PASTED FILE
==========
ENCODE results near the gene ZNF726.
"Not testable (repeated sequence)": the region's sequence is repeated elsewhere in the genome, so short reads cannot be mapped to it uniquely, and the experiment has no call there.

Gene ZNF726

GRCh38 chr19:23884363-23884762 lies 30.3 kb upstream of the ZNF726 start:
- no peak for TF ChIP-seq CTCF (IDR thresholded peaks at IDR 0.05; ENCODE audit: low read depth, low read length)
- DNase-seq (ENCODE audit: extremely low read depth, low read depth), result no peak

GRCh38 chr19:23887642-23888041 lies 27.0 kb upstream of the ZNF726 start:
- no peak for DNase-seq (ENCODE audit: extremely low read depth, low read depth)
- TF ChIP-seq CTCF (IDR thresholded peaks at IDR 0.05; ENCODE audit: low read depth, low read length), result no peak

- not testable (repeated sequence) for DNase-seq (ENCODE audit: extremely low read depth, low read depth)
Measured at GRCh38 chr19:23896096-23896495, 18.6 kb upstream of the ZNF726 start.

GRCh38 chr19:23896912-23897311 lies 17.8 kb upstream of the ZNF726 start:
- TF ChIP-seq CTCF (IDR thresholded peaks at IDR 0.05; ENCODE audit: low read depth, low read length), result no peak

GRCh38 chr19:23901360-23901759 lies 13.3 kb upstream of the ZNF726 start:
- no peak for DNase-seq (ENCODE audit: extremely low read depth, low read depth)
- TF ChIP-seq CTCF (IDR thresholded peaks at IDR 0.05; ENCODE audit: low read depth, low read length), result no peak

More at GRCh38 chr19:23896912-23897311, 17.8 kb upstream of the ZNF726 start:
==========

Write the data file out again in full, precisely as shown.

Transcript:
ENCODE results near the gene ZNF726.
"Not testable (repeated sequence)": the region's sequence is repeated elsewhere in the genome, so short reads cannot be mapped to it uniquely, and the experiment has no call there.

Gene ZNF726

GRCh38 chr19:23884363-23884762 lies 30.3 kb upstream of the ZNF726 start:
- no peak for TF ChIP-seq CTCF (IDR thresholded peaks at IDR 0.05; ENCODE audit: low read depth, low read length)
- DNase-seq (ENCODE audit: extremely low read depth, low read depth), result no peak

GRCh38 chr19:23887642-23888041 lies 27.0 kb upstream of the ZNF726 start:
- no peak for DNase-seq (ENCODE audit: extremely low read depth, low read depth)
- TF ChIP-seq CTCF (IDR thresholded peaks at IDR 0.05; ENCODE audit: low read depth, low read length), result no peak

- not testable (repeated sequence) for DNase-seq (ENCODE audit: extremely low read depth, low read depth)
Measured at GRCh38 chr19:23896096-23896495, 18.6 kb upstream of the ZNF726 start.

GRCh38 chr19:23896912-23897311 lies 17.8 kb upstream of the ZNF726 start:
- TF ChIP-seq CTCF (IDR thresholded peaks at IDR 0.05; ENCODE audit: low read depth, low read length), result no peak

GRCh38 chr19:23901360-23901759 lies 13.3 kb upstream of the ZNF726 start:
- no peak for DNase-seq (ENCODE audit: extremely low read depth, low read depth)
- TF ChIP-seq CTCF (IDR thresholded peaks at IDR 0.05; ENCODE audit: low read depth, low read length), result no peak

More at GRCh38 chr19:23896912-23897311, 17.8 kb upstream of the ZNF726 start: